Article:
Christopher Nolan is Hollywood's reigning digital skeptic, preferring to shoot practical effects on old-fashioned film. So the hotel-corridor scene in Inception required devilishly complicated sets, rotating the actors on wires and steel trolleys. The result is an old-fashioned "how'd they do that?" delight.
Cameron started off as a special effects technician. For his sinking-ship masterpiece, he used every trick in the book. The climactic moment when Titanic cracks in two required a massive tilting set, a hundred stuntpeople, and CGI.
Disney's Pirates of the Caribbean ride was a legendary ritual for generations of kids – at once scary and delightful, it was a morbidly funny G-rated horror show. Director Gore Verbinski translated that sensibility perfectly with Black Pearl's living skeletons: anatomically detailed, ghoulishly organic, yet animated with a playful touch.
Real live animals did the "acting" in this farmhouse fairy tale by George Miller and Chris Noonan. In postproduction, special effects engineers applied some innovative computer modeling over their jawlines, creating human-like talking "mouths" over the original animals.
Few CGI effects are harder than hair: all those infinitesimal shafts, the light dappling off every one. Which makes it more impressive that Ang Lee set out to make his seaward epic with a digital tiger – a furry costar created entirely from pixels.
Digital effects had only barely been invented when James Cameron decided to meld practical effects and the new tech, and made his sequel bad guy a CGI shape-changer. The body-morphing result sparked a generation of liquid-gooey imitators.
Often regarded as the official beginning of the computer-effects era, Steven Spielberg's dino romp is actually the perfect Venn diagram merging of practical effects and CGI. Just look at the T. Rex. Sometimes it's a model; sometimes it's CGI. Those raptors in the kitchen? An actor wearing one of Stan Winston Studio's elaborate costumes. The end result is just plain terrifying.
The last great creature feature of the predigital era, Tremors' underground graboid monsters are grotesquely phallic gigantic worms. Only one life-size model was created – and in the grand tradition of Jaws, the monsters are most scary when they're off screen.
Playing invisible used to be so simple. Then came the green-screen era. Kevin Bacon spent more of production in a head-to-toe bodysuit. It's a thankless performance – he's literally not even on screen most of the time – but a visual marvel.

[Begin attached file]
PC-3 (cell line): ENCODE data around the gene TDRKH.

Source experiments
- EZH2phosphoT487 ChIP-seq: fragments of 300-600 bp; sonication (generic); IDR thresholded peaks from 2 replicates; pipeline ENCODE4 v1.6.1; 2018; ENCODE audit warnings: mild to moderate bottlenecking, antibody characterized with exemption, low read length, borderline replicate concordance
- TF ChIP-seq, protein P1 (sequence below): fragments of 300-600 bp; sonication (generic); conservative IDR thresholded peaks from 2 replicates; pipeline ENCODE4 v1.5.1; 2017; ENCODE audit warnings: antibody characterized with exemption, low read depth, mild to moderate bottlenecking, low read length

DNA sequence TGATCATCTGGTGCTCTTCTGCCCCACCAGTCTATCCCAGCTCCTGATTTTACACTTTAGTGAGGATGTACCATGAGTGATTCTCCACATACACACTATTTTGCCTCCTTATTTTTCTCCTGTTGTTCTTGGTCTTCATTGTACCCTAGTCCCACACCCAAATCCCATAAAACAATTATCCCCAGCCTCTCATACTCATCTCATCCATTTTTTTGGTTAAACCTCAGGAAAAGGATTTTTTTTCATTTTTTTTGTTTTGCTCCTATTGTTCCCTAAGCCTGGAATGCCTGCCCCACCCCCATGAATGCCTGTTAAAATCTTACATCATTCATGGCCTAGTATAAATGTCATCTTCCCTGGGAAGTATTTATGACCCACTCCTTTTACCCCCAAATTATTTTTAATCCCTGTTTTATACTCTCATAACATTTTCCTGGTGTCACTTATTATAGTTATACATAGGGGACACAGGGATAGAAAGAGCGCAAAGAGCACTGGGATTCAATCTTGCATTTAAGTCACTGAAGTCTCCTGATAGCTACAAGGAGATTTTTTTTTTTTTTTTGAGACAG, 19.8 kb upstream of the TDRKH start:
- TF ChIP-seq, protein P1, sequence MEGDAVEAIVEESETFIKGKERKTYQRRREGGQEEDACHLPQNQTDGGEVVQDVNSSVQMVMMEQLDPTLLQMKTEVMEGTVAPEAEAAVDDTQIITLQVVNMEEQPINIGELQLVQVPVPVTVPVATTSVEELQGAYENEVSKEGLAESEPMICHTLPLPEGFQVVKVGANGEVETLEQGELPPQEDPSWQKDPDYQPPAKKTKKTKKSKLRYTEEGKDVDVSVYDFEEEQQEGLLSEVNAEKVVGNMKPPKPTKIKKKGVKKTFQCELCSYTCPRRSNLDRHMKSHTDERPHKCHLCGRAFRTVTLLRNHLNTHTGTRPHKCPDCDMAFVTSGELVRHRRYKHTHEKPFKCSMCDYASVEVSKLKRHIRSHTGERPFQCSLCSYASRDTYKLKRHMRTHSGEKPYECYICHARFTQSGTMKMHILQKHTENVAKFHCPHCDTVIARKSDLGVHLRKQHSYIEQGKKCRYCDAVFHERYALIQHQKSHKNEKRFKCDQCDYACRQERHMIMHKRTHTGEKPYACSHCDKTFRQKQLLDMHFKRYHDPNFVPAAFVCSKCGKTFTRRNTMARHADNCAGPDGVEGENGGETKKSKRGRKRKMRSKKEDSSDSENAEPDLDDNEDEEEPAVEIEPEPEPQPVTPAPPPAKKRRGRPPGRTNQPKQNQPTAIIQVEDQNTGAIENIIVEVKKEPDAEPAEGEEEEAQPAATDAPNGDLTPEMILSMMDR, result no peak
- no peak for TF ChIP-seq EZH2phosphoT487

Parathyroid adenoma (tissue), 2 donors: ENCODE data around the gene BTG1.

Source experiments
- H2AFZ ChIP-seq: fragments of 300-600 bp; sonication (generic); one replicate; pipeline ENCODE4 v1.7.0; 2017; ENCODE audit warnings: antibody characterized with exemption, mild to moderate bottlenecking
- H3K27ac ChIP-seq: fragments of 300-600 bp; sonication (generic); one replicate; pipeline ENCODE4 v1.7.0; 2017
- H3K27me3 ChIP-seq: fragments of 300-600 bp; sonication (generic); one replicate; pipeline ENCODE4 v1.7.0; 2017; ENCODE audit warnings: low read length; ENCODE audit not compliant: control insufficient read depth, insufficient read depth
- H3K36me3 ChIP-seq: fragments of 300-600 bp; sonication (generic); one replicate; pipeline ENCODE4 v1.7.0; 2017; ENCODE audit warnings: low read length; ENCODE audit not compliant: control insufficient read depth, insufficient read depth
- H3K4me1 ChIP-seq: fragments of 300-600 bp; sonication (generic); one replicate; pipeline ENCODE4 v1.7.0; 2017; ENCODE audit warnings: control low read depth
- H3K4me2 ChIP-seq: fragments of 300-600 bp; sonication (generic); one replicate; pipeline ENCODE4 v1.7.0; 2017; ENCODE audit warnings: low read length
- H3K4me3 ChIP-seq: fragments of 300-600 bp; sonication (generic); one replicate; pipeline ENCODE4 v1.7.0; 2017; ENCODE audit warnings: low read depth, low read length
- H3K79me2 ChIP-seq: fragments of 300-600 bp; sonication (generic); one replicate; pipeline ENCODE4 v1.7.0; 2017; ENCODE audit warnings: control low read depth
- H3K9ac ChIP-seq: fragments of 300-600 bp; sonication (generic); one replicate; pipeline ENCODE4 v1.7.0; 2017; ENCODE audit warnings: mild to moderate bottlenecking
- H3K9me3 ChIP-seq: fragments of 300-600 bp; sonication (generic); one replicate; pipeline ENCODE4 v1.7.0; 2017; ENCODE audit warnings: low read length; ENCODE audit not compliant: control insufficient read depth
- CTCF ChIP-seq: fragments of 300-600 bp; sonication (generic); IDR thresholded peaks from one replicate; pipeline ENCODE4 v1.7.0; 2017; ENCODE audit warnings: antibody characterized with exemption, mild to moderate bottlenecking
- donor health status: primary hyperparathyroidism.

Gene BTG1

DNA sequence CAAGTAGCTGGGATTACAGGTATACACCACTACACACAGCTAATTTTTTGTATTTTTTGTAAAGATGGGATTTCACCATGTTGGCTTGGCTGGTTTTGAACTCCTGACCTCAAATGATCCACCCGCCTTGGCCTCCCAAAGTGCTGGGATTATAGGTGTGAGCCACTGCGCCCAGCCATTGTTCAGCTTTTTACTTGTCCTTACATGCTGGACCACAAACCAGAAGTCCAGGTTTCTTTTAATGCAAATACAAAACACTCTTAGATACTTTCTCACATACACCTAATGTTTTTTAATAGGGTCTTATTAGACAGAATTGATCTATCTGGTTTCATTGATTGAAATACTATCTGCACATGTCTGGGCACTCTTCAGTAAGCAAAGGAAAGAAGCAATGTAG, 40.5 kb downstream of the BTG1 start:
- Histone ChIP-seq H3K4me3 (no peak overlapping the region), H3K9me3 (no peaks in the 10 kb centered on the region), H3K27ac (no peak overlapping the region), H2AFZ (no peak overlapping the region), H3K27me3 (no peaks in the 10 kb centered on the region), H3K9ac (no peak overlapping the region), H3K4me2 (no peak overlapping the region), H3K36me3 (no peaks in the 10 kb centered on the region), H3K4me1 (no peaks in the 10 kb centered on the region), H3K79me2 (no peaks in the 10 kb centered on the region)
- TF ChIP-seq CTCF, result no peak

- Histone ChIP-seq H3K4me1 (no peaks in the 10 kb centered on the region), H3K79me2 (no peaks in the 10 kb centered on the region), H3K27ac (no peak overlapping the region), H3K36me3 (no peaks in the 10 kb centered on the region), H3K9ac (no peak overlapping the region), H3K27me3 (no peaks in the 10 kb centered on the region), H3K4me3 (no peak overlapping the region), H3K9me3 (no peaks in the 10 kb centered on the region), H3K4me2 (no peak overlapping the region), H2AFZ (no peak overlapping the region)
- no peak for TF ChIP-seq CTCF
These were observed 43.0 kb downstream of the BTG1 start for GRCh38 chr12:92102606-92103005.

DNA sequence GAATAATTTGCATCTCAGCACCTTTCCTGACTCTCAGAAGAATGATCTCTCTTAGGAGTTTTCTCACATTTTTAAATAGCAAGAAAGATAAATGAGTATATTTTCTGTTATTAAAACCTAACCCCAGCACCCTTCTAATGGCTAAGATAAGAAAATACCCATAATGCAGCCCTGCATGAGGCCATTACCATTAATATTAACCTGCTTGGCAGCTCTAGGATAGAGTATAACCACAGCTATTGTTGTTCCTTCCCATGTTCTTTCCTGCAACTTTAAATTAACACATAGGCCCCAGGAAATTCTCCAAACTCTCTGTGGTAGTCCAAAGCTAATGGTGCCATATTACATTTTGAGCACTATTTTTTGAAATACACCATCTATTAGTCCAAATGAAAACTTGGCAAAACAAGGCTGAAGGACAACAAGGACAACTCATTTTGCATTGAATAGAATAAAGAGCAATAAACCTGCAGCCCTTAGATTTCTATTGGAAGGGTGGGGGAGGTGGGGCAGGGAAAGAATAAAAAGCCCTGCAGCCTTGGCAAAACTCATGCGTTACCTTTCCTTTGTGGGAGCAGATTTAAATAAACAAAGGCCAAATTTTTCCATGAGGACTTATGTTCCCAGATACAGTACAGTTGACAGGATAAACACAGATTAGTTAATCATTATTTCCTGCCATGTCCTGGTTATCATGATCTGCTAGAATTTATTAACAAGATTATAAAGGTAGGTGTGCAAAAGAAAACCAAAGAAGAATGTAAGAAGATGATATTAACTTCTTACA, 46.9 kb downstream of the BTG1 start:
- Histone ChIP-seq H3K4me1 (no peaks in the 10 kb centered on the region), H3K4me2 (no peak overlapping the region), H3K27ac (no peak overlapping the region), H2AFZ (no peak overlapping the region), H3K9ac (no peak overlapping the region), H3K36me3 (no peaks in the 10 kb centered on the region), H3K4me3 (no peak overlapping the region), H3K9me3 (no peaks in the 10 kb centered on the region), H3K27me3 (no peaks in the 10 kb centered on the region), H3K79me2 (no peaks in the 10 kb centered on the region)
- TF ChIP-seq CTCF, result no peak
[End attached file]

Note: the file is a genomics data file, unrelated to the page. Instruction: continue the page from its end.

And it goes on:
Not satisfied with destroying the White House in Independence Day, Roland Emmerich took on the rest of the world in his global-warming epic. In the craziest moment, a tsunami wave hits Manhattan; you'll never look at the Hudson the same way again.
Andy Serkis became the first superstar of the performance capture era playing Gollum, the poignantly insane ring addict. Gollum was the killer app for CGI: proof that computer effects could enhance humanity, not just replace it.
The special effects pioneers at Industrial Light & Magic turned Michael Bay's robocar franchise into a sizzle reel for intricate CGI. Their finest creation: the heroic Autobot commander Optimus Prime, a gigantic posthuman superhero rendered with lovingly elaborate gearhead detail.
Digital effects can create worlds undreamed of, but in this true-life disaster blockbuster, Wolfgang Petersen takes a different path. The climatic CGI wave isn't fantasy; it's horrifying, vividly real, a vision of nature run amok.
Eighteen years after the T-1000, James Cameron's most recent biggest-budget-ever odyssey featured an entire world of digital characters. Captured in bold 3D, Cameron's Pandora is the epitome of the computer effects era. What you may not know: The vision of the Na'Vi was first captured in clay by sculptor and concept artist Jordu Schell. Hold tight: At least three more Avatars are coming soon.
Legendary monster-meister Phil Tippett created the memorable creatures in Return of the Jedi and Dragonslayer. A decade later, he led the studio to create the extraterrestrial Arachnid hordes on Klendathu. The result: nightmare swarms of sinewy monstrosities, like Saving Private Ryan's D-Day sequence for cockroaches.
No stops were left unpulled out for Harry Potter's wizard war, a fireworks display of spells and attack-magic featuring every far-flung member of the franchise's cast. From the explosive Fiendfyre scene in the Room of Requirement to Harry and Voldy's epic duel, few battles have felt more final.
Contortionist and monster actor Doug Jones played two characters in Guillermo Del Toro's horrific bedtime story: the beckoning freaky-but-friendly Faun and the faceless all-devouring Pale Man. Their elegant prosthetic designs made them creepy, yet hauntingly beautiful – and Jones' performance gave both a soul.